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Steiner, J. (1990). The Retreat from Truth to Omnipotence in Sophocles' Oedipus at Colonus. Int. R. Psycho-Anal., 17:227-237.

(1990). International Review of Psycho-Analysis, 17:227-237

The Retreat from Truth to Omnipotence in Sophocles' Oedipus at Colonus

John Steiner

The fact that reality can be too much for any individual to bear has led to the recognition that various mechanisms are brought into play to deal with it. I have previously described how we turn a blind eye to disturbing facts and have linked this to the mechanisms which Freud (1927) described in cases of fetishism in which we both know and do not know something at the same time (Steiner, 1985). Although important in the perversions such a mixed reaction to reality and truth is widespread and reflects a general propensity to misrepresent aspects of reality which we find difficult to bear (Money-Kyrle, 1968), (1971).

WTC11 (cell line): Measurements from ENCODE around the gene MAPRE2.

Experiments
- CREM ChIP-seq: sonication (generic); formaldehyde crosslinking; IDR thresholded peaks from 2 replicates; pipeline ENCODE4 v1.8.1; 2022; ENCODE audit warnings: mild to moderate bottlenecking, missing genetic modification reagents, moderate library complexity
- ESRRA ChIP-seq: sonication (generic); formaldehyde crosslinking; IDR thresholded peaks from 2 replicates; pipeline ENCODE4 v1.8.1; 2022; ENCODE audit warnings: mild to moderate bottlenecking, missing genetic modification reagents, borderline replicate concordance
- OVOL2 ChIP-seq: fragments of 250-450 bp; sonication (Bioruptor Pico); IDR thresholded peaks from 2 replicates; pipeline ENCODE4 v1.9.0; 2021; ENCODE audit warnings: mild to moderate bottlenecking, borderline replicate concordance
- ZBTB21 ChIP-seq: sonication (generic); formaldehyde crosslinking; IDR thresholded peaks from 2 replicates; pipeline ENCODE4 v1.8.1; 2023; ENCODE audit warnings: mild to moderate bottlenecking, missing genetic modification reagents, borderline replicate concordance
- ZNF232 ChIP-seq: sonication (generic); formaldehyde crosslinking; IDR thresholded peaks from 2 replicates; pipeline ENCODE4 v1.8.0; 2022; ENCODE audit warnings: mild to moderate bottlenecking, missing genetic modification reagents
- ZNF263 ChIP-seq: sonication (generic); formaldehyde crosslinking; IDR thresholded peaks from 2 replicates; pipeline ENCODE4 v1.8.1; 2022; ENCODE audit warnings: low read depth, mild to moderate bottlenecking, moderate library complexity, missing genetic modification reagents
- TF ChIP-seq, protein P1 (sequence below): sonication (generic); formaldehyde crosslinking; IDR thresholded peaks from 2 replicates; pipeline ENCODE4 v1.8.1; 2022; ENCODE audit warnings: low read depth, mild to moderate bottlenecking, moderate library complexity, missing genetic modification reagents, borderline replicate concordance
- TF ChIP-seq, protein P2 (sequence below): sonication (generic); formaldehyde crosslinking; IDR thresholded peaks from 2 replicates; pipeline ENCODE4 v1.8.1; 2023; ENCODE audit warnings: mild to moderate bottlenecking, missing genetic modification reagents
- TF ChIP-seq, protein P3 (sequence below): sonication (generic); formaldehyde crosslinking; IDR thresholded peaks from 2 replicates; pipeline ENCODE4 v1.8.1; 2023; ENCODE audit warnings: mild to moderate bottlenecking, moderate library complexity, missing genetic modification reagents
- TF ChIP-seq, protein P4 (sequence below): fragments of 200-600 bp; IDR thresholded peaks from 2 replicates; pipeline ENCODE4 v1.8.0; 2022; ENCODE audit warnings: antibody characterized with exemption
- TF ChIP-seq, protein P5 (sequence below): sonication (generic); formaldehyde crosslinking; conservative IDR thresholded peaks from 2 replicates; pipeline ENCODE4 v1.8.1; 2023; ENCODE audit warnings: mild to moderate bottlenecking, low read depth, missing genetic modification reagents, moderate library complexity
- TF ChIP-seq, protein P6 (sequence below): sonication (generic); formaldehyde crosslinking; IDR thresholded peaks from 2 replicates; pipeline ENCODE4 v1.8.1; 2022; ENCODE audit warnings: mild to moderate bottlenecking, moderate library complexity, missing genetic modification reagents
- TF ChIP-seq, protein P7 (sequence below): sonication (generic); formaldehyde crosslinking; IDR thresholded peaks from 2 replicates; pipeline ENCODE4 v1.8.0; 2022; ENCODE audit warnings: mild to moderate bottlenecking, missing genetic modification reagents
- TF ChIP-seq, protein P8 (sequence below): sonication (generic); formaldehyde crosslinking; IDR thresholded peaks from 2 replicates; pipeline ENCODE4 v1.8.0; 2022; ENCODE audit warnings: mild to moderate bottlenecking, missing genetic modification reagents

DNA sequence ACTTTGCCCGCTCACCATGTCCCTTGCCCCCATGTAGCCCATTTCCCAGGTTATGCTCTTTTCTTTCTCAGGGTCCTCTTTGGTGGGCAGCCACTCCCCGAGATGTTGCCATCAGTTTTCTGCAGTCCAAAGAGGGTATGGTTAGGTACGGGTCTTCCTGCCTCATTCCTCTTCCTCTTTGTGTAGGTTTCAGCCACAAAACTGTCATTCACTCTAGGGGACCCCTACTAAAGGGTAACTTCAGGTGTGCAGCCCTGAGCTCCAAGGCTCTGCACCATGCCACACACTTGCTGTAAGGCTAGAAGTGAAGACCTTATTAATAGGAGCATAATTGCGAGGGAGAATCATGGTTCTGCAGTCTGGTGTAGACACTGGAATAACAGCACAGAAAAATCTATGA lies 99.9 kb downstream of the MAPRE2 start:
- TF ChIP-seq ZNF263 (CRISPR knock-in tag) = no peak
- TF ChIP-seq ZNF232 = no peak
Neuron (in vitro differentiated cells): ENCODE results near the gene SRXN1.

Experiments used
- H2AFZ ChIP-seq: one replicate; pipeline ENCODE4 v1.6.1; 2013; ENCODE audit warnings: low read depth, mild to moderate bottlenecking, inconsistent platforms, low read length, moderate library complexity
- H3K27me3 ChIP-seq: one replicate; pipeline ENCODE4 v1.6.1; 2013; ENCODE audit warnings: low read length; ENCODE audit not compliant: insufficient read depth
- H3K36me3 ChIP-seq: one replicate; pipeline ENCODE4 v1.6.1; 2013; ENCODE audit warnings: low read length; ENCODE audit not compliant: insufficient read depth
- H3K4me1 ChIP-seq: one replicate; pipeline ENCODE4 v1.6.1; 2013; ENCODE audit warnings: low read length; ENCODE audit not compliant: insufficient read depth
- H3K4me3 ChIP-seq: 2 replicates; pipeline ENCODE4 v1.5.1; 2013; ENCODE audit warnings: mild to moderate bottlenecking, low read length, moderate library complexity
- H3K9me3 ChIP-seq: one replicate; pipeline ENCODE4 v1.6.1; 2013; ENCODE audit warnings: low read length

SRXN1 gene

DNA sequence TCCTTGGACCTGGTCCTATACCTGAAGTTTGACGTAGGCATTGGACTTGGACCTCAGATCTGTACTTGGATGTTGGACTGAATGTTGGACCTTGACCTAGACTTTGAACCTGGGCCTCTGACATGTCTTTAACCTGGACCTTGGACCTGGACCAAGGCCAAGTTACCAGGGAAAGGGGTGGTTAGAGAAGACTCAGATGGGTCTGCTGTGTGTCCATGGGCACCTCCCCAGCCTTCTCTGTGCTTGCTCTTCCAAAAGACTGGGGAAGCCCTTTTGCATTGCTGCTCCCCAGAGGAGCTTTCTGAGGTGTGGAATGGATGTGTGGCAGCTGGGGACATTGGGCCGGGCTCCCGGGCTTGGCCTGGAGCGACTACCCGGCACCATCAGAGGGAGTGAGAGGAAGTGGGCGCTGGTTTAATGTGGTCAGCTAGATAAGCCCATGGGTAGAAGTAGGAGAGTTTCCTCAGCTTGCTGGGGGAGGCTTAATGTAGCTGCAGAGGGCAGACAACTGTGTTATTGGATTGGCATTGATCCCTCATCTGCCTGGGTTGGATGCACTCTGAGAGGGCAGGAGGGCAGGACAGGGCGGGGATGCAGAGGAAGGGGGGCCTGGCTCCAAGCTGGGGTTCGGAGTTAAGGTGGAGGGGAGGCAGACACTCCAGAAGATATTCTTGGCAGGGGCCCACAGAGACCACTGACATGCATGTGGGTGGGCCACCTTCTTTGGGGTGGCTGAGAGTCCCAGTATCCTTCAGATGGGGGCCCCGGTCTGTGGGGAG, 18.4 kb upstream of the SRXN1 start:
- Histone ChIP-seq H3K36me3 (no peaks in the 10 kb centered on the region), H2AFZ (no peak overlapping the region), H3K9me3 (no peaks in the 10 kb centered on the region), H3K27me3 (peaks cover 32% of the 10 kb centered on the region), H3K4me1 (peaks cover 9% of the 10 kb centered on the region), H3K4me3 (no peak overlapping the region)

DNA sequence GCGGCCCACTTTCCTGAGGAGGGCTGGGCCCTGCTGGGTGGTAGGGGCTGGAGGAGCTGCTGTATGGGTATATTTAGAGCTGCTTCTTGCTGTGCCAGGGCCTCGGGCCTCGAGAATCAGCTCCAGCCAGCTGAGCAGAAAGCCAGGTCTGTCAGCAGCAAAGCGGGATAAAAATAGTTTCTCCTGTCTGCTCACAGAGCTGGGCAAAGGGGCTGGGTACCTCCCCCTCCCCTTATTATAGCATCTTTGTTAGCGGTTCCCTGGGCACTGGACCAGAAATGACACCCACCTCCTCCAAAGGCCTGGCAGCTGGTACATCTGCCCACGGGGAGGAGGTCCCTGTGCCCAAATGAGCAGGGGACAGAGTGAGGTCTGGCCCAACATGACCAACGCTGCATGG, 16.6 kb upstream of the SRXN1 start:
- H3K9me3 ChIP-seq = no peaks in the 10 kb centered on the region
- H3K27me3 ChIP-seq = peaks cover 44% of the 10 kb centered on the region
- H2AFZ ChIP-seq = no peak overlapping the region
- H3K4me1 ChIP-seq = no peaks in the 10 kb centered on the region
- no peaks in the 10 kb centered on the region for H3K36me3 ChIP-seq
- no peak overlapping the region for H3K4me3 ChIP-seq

At other times reality presents more catastrophic dangers and can lead to extreme measures including destructive attacks on the ego and in particular on the mental apparatus responsible for the perception of reality (Bion, 1956). If these attacks leave the ego so weakened that reality cannot even be partially approached the individual may retreat from truth to omnipotence with much more serious consequences for the personality. Indeed such a retreat often results in psychotic phenomena if the omnipotence cannot be kept within the bounds of reason.

These mechanisms represent different ways reality is dealt with and are amongst the current developments which are occupying psychoanalysts today (Spillius, 1988a), (1988b). When I discovered through the writings of Vellacott (1971) that Oedipus the King can be interpreted in a novel way, it was immediately apparent

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